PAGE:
April 2016: Thesuccess of the Department of Energy’s (DoE) Renewable Energy Independent Power Producers Procurement (REIPPP) Programme is a shining example of South Africa’s ability to undertake large infrastructure programmes to boost the local economy despite the current period of slow growth internationally. This public-private partnership programme has allowed for energy growth and successful private investment, which contrastswith a number of other international renewable energy programmes that have faced difficulties and setbacks.
According to Paschal Phelan, Chairman of Solar Capital, the renewable energy developers involved in the REIPPP Programme have funded their facilities largely through independently sourced international investors and local banks making these projects viable in the SA market. “About R47bn of the programmes awarded bidder status reached financial close in the first roundand R28bn in the second round of the REIPPP Programme.”
A recent Investec report on renewable energy pointed out that, in terms of contribution to South Africa’s gross fixed capital formation, the first and second round of successful REIPPP bidders accounted for 12.7% and 7.1% of private sector fixed investment respectively. “This investment allows for further energy creation and thus enables an environment which will positively contribute to improving growth of the currently constrained GDP (at approximately 3.5%) in South Africa,” explains Paschal Phelan.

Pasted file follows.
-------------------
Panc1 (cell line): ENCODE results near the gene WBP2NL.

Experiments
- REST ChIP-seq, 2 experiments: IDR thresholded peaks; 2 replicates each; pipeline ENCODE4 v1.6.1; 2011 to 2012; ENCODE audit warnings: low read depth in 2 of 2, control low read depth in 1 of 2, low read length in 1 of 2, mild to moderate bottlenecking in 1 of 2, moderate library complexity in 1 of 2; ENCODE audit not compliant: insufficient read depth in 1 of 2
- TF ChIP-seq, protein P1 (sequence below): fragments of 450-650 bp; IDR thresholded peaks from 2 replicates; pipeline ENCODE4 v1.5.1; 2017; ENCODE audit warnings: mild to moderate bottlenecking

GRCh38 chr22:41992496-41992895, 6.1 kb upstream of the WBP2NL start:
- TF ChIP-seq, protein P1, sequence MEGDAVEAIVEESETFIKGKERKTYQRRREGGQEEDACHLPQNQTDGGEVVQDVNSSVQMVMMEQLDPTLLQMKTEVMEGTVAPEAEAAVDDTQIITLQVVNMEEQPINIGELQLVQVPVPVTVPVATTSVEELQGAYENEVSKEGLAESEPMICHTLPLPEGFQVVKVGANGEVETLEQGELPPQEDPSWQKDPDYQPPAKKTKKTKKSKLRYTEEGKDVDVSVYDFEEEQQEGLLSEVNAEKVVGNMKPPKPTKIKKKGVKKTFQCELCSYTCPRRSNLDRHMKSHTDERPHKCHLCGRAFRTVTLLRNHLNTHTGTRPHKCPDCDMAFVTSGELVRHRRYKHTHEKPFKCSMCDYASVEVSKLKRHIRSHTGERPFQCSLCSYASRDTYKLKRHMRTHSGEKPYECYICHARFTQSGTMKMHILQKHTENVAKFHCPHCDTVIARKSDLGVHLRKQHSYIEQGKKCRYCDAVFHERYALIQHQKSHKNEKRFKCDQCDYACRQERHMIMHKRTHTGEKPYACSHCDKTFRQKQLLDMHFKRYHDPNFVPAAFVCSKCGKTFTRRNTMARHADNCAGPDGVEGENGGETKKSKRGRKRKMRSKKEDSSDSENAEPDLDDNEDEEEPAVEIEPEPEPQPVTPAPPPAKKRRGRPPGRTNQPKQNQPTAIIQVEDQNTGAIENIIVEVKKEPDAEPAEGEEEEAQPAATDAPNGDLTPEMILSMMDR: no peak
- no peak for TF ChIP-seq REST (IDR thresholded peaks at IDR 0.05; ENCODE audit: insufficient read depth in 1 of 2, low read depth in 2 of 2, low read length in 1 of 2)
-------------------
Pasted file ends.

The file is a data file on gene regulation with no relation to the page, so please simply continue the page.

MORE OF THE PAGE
In comparison, the building of coal stations such as Eskom’s Medupi and Kusile required government funding and guarantees. In early 2015, Energy Analyst Chris Yelland said the interest bill for Medupi and Kusile amounted to R29.2bn and R48.7bn respectively. “The fact that the projects are running years behind schedule also means that this contributes to the countries confined GDP growth, as described above,” adds Paschal Phelan.
The amount invested in the Solar Capital De Aar project totaled R2.2 billion for the first phase and R2.6 billion for the second phase – making an overall investment of R4.8 billion in the development of the facility. Although this involved considerable startup costs, Solar Capital is budgeting for a five-year payback term.
Paschal Phelan says that it is important to note that the Department of Energy (DoE) is currently taking firm steps to improve financial energy investment models in South Africa. “In the Budget Speech on 24 February 2016, the HonourableMr Pravin Gordhan, Finance Minister of South Africa, announced that the REIPPP Programme will be extended to include coal and gas power projects. This is a logical way forward in terms of investment, but is likely not the fastest way to provide further energy to South Africa.”
When building its 175MW solar facility in De Aar, Solar Capital mounted 9000 panels in one day. The farm itself was efficiently constructed in 28 months (inclusive of both phase 1 and 2 of the project). Not only will this allow power to be supplied to 75 000 homes per year, but with the upcoming investment in back-up power storage Solar Capital will be able to feed stored electricity into the grid between the 07h30 and 09h00 morning peak demand.
Paschal Phelan says that coal powered stations have traditionally been built to deliver more electricity than solar power. “Eskom reports that Medupi and Kusile will have a capacity of 4 800MW each. However, the DoE is invested in providing a well-thought-out electricity mix to the country and, as such, announced in October last year its intention to create a 1 500MW solar facility in the Northern Cape.”